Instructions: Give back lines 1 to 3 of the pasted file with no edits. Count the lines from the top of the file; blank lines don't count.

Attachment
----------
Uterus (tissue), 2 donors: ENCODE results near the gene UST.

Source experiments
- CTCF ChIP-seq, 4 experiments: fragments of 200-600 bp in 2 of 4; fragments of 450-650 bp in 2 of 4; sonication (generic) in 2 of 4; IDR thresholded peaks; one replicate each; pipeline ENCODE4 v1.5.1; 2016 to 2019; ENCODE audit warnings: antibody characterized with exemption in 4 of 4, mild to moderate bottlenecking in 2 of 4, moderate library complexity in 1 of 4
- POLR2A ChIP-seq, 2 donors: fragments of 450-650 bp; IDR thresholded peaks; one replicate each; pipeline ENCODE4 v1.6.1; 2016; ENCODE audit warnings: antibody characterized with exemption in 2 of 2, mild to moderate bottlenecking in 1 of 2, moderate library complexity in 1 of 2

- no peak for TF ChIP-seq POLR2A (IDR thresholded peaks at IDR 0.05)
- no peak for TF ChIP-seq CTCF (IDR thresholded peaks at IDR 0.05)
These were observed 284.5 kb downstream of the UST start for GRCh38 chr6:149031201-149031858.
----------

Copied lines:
Uterus (tissue), 2 donors: ENCODE results near the gene UST.

Source experiments
- CTCF ChIP-seq, 4 experiments: fragments of 200-600 bp in 2 of 4; fragments of 450-650 bp in 2 of 4; sonication (generic) in 2 of 4; IDR thresholded peaks; one replicate each; pipeline ENCODE4 v1.5.1; 2016 to 2019; ENCODE audit warnings: antibody characterized with exemption in 4 of 4, mild to moderate bottlenecking in 2 of 4, moderate library complexity in 1 of 4